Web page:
Ryan Madson proves to be a cut above
Phillies' setup man goes with deadly cutter in eighth inning to dominate Giants
SAN FRANCISCO -- In trying to decipher what had gone so wrong for the Phillies, who were stuck in a 3-1 series hole against the Giants in the National League Championship Series entering Thursday's Game 5, reliever Ryan Madson came upon a fascinating discovery.
While reviewing his performance in Games 2 and 4 of the series, Madson deftly noted that the Giants were not swinging at his changeups, a puzzling predicament since the changeup was his strikeout pitch, perhaps his most important pitch. In Game 2 on Sunday, Madson threw three changeups, yet Giants hitters didn't swing at any of them, and none was a strike. During his 32-pitch performance in Game 4 on Wednesday, Madson threw 12 changeups, six for strikes, but most importantly, Giants hitters swung at just two of them.
Entering Thursday's game, this was quite a problem.
During the regular season, Madson threw his changeup 28.7 percent of the time, which was second only to his fastball, which he threw 52 percent of the time. Not since his rookie year -- when he threw the pitch almost 30 percent of the time -- had Madson relied so much on his changeup. Frankly, without a changeup, Madson feared he could not be the successful setup man he had been in the second half of the season.
But with his team on the brink of elimination, Madson knew he had to make an adjustment. When Phillies starter Roy Halladay tweaked his groin in the second inning on Thursday, it became quite obvious to Madson that he and likely several relievers would have to pitch since Halladay did not have his best stuff and his pitch count had elevated in the first inning.
"We just wanted to get in the game and finish off what he started," Phillies closer Brad Lidge said. "We were fired up. There was no way we were giving up anything tonight."
Halladay eventually exited the game after the sixth with the Phillies clinging to a 3-2 lead. Sure enough, the Philadelphia bullpen played a large part in deciding Thursday's game.
"Halladay is a marvelous worker, who usually pitches lots of innings," reliever Jose Contreras said. "Today was a little bit different. Remember you're now dealing with the best four teams in baseball. It's not going to be easy. He threw six innings. He needed the bullpen."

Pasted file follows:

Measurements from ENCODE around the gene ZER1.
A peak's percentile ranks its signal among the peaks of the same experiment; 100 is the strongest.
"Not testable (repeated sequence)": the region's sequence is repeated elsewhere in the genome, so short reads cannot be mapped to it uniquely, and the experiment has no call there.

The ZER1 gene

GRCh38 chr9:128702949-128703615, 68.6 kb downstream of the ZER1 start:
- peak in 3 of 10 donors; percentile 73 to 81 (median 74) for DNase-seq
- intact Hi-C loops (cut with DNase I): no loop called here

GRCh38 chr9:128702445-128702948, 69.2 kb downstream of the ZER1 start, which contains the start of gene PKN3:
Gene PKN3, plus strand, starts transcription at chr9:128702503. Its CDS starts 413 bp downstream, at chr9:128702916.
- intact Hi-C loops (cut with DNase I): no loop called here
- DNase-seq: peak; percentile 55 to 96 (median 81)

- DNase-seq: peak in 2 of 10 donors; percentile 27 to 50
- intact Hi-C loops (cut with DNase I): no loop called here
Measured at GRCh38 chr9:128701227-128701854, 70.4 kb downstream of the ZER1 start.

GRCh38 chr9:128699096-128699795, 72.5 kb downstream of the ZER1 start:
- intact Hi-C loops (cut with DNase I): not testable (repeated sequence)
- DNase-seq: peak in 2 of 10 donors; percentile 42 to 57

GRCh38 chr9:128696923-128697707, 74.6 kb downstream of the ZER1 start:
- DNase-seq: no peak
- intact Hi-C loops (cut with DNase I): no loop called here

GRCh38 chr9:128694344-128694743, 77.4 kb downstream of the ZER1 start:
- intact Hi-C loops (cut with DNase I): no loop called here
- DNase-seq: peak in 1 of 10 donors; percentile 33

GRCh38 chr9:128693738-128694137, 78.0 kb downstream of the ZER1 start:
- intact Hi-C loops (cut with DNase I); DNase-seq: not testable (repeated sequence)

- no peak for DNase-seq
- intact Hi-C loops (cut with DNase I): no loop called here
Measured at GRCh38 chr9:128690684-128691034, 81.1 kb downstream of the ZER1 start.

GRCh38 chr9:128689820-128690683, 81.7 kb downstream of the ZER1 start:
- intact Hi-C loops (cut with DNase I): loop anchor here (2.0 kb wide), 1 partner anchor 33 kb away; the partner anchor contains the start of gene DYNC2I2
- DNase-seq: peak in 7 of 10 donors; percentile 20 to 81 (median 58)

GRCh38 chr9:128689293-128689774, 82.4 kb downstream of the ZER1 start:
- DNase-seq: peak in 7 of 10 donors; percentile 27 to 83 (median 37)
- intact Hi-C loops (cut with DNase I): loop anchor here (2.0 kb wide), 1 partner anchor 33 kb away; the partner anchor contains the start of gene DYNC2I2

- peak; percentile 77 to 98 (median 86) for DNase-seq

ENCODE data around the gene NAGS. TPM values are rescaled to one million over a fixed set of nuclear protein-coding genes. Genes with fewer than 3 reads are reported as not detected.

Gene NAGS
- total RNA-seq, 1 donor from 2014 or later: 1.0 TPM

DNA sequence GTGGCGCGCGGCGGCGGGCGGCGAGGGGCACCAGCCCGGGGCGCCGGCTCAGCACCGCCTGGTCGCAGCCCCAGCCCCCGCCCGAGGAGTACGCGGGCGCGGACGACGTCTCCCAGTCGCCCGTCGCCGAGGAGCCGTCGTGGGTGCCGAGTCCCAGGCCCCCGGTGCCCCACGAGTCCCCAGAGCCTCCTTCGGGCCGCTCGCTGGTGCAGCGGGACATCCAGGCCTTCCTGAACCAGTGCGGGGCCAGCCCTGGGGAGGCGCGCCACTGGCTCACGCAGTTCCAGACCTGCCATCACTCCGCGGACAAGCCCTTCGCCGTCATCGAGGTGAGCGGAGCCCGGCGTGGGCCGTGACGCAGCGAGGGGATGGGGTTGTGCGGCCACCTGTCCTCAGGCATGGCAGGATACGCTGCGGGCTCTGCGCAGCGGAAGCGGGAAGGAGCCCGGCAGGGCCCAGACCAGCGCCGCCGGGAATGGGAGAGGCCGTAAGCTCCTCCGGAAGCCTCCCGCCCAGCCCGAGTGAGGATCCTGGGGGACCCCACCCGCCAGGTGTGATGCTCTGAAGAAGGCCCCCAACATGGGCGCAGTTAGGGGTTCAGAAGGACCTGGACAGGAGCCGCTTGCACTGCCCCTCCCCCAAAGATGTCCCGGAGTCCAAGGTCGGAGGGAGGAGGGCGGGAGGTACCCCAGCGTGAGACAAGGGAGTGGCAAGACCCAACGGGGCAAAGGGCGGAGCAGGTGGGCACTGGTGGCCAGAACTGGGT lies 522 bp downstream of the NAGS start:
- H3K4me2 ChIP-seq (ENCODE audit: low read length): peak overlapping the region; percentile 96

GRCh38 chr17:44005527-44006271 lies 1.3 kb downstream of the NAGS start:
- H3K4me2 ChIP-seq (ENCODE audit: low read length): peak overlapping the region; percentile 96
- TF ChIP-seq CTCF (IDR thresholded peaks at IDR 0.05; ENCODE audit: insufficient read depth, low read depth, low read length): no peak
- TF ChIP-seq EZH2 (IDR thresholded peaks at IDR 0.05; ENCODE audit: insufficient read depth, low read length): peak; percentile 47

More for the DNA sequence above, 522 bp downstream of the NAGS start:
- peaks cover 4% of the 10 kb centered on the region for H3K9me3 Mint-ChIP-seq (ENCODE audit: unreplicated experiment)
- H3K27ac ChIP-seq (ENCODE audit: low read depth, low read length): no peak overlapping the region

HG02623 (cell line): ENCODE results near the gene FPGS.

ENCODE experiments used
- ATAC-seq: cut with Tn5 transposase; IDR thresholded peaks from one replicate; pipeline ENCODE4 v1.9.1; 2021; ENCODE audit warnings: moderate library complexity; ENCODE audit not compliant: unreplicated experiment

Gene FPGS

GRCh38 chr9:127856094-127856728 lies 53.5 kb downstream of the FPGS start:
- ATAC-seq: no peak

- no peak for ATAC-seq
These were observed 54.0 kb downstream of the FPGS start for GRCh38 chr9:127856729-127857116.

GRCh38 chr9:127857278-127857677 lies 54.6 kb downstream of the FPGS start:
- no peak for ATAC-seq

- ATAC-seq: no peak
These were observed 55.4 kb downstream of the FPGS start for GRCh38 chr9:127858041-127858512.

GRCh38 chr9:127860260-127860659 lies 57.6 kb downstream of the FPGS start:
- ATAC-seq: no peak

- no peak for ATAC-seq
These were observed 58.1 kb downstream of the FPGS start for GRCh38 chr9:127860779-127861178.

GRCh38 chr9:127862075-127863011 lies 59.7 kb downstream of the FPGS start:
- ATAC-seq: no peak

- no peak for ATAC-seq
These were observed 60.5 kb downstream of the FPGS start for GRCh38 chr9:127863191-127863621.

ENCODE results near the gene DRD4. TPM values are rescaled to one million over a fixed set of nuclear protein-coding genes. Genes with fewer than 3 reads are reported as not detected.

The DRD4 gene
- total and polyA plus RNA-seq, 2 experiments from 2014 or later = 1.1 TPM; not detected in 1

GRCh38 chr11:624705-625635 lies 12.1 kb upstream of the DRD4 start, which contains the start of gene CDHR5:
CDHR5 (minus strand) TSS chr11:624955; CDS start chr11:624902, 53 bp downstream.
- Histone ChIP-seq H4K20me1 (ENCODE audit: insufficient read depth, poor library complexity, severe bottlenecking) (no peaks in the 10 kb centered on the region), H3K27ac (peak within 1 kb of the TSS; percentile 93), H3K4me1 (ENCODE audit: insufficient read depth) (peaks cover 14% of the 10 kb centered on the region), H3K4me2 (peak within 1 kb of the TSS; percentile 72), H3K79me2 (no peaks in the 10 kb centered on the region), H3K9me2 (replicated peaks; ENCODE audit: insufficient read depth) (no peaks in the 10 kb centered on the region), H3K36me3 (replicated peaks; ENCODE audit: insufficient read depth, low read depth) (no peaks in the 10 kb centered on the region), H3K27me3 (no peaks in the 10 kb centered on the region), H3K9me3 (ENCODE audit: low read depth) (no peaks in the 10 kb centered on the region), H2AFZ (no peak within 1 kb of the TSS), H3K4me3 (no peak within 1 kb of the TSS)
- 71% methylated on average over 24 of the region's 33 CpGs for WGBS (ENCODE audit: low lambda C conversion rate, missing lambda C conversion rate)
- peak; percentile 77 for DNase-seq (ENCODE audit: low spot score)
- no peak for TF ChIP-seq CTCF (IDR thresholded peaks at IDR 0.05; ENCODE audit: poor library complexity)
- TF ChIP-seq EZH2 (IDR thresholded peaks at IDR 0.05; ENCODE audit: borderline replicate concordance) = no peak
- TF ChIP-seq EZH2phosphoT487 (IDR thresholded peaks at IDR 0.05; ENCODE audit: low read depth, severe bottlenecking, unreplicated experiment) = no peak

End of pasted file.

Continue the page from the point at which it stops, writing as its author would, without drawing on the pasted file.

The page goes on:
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Contreras began the seventh inning while lefty J.C. Romero and Madson began to warm up in the bullpen. While warming up, Madson noticed he had tremendous movement on his cutter after slightly lowering his arm angle.
"I've done it before but I had gotten away from it," Madson said.
Immediately, it dawned on Madson that this would be his adjustment. Madson kept throwing the cutter, a pitch he had used this season with frequency, in the bullpen and it kept darting.
Madson did not know what catcher Carlos Ruiz would call, but surely the cutter would play an important part whenever he pitched.
Contreras and Romero combined to pitch a scoreless seventh inning, meaning Madson would be counted on to pitch the eighth. As luck would have it, Madson would face the middle of the Giants' order: the hot-hitting Buster Posey, the bopper Pat Burrell and playoff hero Cody Ross.
While Madson was warming up on the mound to start the eighth, Ruiz noted the drastic movement on his cutter.
"I called the cutter, and when you can feel that it's working well, you just keep calling it," Ruiz said. "And tonight for him the slider and the cutter were working so well."
By the end of the eighth, which turned out to be a defining inning, one that played a large part in the Phillies 4-2 win against the Giants, Madson's adjustment had made all the difference.
Six of Madson's 13 pitches were cutters. The other seven were sliders. Posey, Burrell and Ross all struck out swinging. Most amazingly, Madson didn't throw a single changeup.
Lidge finished the game with a scoreless inning, but it was Madson who had locked down the most dangerous part of the San Francisco lineup.
"We needed that," Phillies manager Charlie Manuel said of Madson's performance.
The transformation that had turned Madson into one of the best relievers in the National League came in 2007 when he missed a large chunk of the season with a strained right shoulder -- an injury Madson believes was caused by his lack of preparation.
"I realized that talent can only take you so far," Madson said.
After returning in 2008, Madson, at the suggestion of former Phillies reliever Tom Gordon, began a routine of shoulder strength exercises that not only kept his shoulder healthy, but also raised his velocity from an average of 92.3 mph in 2007 to 94.7 mph by 2009. After recovering from a freak toe injury in April, Madson finished 2010 with a 2.55 ERA.
"I think he's the best setup man in baseball, without a doubt," Contreras said.
Yet part of Madson's development was not only physical. Part of it was realizing which pitches are working on a certain night, like say a cutter, and which ones aren't, like his changeup.
"This is a boy's game that's played by men," Romero said. "That's part of his growing maturity, to know which pitch is working for him."
Just what pitches Madson will throw for the remainder of the series is a secret for now. Surely, the Giants will make an adjustment to Madson's adjustment. And there is the possibility that Madson simply won't be able to match the command and control of the cutter that he had on Thursday.
"People think you feel the same every day, but you feel different most of the time," Madson said. "One day it feels great. Something clicks and you just go with it."
For one night at least, a cutter kept the Phillies in the playoffs.
Jorge Arangure Jr. is a senior writer for ESPN The Magazine.